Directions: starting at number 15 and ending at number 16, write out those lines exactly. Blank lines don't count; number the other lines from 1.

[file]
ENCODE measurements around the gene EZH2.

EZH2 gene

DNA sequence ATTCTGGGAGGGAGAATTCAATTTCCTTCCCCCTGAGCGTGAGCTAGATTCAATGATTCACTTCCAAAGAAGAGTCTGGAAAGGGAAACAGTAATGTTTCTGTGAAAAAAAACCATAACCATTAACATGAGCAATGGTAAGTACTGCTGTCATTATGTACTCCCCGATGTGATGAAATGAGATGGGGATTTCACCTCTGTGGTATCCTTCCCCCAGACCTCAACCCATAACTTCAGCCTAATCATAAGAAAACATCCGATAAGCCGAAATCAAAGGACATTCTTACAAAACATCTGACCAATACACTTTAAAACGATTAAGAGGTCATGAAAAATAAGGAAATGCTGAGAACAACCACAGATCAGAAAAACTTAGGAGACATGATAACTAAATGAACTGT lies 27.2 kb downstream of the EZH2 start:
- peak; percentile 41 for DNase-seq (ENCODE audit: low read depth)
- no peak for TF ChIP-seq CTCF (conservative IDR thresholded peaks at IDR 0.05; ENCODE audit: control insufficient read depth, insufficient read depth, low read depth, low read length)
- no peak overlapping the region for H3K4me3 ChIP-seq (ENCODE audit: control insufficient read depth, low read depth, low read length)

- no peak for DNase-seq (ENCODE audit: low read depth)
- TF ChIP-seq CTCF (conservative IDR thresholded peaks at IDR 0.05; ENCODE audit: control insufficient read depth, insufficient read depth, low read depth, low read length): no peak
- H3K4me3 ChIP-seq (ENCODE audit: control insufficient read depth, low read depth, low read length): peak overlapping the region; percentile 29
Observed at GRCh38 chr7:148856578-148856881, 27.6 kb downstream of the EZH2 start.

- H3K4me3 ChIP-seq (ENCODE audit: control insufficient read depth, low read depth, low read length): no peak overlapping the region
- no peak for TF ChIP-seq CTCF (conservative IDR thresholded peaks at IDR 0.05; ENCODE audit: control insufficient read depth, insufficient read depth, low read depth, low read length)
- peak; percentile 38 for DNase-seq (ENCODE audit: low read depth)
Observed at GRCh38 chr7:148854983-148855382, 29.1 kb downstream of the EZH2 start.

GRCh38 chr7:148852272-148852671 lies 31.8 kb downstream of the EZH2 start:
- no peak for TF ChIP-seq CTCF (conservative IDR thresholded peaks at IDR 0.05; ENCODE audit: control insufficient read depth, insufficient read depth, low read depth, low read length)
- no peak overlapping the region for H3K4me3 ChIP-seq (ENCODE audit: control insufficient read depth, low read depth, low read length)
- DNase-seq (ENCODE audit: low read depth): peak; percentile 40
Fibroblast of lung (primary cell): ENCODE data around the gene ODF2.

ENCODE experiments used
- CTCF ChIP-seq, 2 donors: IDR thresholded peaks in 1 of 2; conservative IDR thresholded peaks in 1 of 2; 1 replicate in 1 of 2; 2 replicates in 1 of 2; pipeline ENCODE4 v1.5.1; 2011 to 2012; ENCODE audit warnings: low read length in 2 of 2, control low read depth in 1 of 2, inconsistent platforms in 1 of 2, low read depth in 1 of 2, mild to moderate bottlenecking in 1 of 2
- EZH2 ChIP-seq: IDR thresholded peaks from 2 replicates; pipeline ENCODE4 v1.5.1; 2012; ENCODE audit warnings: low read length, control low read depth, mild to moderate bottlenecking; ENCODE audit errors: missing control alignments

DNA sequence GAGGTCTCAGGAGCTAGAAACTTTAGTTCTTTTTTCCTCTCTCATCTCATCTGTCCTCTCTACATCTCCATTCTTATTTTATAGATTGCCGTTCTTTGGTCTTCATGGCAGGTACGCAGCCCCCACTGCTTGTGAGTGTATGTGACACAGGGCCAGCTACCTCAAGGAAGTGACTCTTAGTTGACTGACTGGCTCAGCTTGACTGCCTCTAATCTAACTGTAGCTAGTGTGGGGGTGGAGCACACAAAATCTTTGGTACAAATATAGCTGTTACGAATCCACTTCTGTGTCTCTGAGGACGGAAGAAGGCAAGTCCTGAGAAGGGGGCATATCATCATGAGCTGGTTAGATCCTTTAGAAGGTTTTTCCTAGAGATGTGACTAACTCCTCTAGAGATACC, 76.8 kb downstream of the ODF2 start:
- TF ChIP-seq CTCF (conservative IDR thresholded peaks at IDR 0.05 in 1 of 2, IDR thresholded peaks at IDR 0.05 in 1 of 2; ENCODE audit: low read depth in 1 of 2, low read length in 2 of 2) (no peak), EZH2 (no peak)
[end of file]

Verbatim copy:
GRCh38 chr7:148852272-148852671 lies 31.8 kb downstream of the EZH2 start:
- no peak for TF ChIP-seq CTCF (conservative IDR thresholded peaks at IDR 0.05; ENCODE audit: control insufficient read depth, insufficient read depth, low read depth, low read length)